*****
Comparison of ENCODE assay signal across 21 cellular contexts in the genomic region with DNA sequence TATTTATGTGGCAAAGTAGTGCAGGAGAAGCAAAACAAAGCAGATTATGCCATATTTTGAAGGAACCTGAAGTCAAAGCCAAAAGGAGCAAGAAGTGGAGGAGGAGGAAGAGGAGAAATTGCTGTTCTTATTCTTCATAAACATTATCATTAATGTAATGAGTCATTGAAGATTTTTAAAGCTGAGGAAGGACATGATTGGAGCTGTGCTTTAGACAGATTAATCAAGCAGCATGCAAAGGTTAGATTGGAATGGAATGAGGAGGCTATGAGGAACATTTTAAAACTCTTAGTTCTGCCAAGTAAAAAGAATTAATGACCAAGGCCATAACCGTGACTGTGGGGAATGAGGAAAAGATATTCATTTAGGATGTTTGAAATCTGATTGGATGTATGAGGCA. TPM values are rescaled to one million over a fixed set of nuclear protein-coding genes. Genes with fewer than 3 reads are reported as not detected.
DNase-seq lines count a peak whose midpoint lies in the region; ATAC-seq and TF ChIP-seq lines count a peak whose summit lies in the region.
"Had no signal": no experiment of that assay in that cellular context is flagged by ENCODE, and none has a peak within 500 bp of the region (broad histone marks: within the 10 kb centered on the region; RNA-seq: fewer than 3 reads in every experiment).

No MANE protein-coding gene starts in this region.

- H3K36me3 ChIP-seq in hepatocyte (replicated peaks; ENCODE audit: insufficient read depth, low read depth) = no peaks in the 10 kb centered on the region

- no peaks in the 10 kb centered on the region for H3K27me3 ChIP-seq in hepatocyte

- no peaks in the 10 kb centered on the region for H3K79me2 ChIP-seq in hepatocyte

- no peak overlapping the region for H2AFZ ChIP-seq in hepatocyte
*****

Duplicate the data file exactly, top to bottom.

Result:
Comparison of ENCODE assay signal across 21 cellular contexts in the genomic region with DNA sequence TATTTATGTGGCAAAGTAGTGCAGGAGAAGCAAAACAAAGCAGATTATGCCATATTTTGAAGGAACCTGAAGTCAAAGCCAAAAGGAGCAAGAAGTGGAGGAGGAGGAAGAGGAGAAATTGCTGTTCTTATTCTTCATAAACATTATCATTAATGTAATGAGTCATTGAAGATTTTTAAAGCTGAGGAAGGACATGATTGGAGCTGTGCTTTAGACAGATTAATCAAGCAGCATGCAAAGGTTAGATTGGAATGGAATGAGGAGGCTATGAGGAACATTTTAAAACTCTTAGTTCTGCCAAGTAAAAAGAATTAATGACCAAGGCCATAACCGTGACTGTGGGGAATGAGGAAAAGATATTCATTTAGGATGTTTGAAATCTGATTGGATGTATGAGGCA. TPM values are rescaled to one million over a fixed set of nuclear protein-coding genes. Genes with fewer than 3 reads are reported as not detected.
DNase-seq lines count a peak whose midpoint lies in the region; ATAC-seq and TF ChIP-seq lines count a peak whose summit lies in the region.
"Had no signal": no experiment of that assay in that cellular context is flagged by ENCODE, and none has a peak within 500 bp of the region (broad histone marks: within the 10 kb centered on the region; RNA-seq: fewer than 3 reads in every experiment).

No MANE protein-coding gene starts in this region.

- H3K36me3 ChIP-seq in hepatocyte (replicated peaks; ENCODE audit: insufficient read depth, low read depth) = no peaks in the 10 kb centered on the region

- no peaks in the 10 kb centered on the region for H3K27me3 ChIP-seq in hepatocyte

- no peaks in the 10 kb centered on the region for H3K79me2 ChIP-seq in hepatocyte

- no peak overlapping the region for H2AFZ ChIP-seq in hepatocyte